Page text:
Tuesday, November 24, 2009

US debt a phantom menace

Yesterday the New York Times reported that the United States is borrowing trillions of dollars under terms that seem "too good to be true" just as a "spending explosion" on benefits programs like Medicare and Social Security is set to begin.

In a series titled "Payback Time: Debt Bomb," the Times details the magnitude of our nation's borrowing and warns of an impending and monumental reality check:

"The government faces a payment shock similar to those that sent legions of overstretched homeowners into default on their mortgages.

With the national debt now topping $12 trillion, the White House estimates that the government's tab for servicing the debt will exceed $700 billion a year in 2019, up from $202 billion this year, even if annual budget deficits shrink drastically."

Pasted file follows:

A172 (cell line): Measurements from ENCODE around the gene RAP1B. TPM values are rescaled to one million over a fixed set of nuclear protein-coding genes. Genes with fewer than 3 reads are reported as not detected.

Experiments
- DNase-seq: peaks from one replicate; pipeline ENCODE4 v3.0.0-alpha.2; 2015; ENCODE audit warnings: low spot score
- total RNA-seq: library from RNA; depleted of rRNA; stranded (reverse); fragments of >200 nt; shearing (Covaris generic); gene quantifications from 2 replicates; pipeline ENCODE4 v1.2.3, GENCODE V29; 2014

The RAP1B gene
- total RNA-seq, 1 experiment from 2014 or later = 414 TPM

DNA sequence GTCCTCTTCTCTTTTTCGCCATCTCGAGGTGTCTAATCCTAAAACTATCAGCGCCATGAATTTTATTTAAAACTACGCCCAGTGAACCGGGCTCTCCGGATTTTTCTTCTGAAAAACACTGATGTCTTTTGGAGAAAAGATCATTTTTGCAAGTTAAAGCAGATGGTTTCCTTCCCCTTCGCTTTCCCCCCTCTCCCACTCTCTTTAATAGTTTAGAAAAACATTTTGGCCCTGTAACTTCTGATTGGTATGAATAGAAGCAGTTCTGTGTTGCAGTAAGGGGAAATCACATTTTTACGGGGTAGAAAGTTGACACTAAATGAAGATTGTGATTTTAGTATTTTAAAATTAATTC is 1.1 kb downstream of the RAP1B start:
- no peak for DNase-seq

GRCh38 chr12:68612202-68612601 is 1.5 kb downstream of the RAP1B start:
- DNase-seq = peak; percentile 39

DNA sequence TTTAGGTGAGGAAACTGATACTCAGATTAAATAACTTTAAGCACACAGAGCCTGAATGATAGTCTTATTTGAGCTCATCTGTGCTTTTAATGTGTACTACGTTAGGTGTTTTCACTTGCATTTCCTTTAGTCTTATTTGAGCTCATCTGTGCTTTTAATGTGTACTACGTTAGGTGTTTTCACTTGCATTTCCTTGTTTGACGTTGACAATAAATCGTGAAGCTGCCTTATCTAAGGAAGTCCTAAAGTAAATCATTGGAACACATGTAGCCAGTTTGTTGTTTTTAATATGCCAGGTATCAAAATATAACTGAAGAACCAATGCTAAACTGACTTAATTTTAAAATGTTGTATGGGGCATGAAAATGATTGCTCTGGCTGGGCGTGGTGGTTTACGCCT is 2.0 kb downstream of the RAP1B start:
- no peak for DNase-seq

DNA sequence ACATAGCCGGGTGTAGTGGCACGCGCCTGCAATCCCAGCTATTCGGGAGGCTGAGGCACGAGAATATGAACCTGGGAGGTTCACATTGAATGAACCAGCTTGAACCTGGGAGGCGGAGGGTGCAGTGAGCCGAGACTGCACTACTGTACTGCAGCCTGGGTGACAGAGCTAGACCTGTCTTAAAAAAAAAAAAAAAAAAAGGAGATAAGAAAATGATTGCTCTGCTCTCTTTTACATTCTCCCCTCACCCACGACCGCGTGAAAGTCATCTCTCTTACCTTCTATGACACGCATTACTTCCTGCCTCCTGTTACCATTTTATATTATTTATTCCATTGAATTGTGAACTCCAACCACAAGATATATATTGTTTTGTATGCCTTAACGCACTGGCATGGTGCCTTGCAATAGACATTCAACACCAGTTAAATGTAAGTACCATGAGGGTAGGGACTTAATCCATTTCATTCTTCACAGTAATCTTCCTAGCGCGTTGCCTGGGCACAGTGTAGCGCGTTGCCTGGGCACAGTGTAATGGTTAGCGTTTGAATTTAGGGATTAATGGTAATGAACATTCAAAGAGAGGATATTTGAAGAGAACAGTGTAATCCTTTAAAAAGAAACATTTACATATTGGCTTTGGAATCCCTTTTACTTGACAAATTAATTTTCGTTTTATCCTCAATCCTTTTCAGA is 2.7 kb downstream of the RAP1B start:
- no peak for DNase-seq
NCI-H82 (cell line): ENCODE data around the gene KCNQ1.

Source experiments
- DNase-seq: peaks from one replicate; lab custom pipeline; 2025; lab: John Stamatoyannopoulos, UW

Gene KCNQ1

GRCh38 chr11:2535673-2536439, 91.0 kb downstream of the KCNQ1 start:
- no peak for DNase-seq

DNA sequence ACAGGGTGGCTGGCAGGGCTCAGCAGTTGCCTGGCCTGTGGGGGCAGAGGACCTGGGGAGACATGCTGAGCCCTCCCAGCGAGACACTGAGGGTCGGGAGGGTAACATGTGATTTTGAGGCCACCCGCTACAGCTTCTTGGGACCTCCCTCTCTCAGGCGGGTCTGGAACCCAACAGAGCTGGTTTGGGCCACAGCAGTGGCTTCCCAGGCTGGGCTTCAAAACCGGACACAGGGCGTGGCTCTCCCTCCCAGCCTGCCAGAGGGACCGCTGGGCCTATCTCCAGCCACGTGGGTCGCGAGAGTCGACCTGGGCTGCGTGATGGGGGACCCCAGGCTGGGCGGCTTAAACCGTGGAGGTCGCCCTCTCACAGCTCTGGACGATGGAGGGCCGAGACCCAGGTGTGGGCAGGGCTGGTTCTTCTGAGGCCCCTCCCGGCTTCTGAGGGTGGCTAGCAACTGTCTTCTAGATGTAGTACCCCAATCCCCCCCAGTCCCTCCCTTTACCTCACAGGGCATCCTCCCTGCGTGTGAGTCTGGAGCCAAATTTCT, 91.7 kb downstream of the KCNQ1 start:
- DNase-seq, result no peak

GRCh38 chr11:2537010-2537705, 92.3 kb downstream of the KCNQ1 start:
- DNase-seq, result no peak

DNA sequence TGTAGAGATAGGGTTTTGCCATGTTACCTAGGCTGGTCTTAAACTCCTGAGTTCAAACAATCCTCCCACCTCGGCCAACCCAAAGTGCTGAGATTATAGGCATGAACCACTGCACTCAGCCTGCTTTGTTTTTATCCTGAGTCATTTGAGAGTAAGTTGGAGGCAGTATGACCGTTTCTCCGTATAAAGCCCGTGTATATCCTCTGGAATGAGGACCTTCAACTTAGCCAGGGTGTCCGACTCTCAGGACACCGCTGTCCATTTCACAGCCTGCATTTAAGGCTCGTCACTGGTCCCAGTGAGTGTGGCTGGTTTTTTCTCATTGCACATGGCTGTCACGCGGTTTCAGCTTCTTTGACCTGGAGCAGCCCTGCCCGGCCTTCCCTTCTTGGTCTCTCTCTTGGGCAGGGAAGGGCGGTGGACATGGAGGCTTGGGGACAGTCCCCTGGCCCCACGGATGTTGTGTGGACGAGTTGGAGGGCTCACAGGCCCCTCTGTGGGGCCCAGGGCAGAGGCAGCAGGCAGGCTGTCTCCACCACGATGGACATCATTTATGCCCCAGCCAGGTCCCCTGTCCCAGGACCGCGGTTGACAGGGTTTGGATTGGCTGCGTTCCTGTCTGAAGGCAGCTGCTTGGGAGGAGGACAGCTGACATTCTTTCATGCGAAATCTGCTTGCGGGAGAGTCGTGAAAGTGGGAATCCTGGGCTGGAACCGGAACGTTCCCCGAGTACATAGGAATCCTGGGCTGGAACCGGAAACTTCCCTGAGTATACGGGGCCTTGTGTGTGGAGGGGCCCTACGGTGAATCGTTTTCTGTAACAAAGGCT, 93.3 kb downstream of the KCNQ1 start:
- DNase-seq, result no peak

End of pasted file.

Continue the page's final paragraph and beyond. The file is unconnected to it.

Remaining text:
Replete with charts and stupefying figures (Americans must pay off more than $1.6 trillion in debt by March 31, 2010), the piece states that there is "little doubt that the United States' long-term budget crisis is becoming too big to postpone."

Au contraire, says Times columnist and Nobel Prize-winning economist Paul Krugman, who warned about the very fear mongering about the deficit that the Times was engaged in:

"Most economists I talk to believe that the big risk to recovery comes from the inadequacy of government efforts: the stimulus was too small, and it will fade out next year, while high unemployment is undermining both consumer and business confidence."

Krugman cites a recent interview during which President Obama warned that "if we keep on adding to the debt, even in the midst of this recovery, that at some point, people could lose confidence in the U.S. economy in a way that could actually lead to a double-dip recession."

Krugman's response: "What? Huh?"

"The concerns Mr. Obama expressed become comprehensible if you suppose that he's getting his views, directly or indirectly, from Wall Street.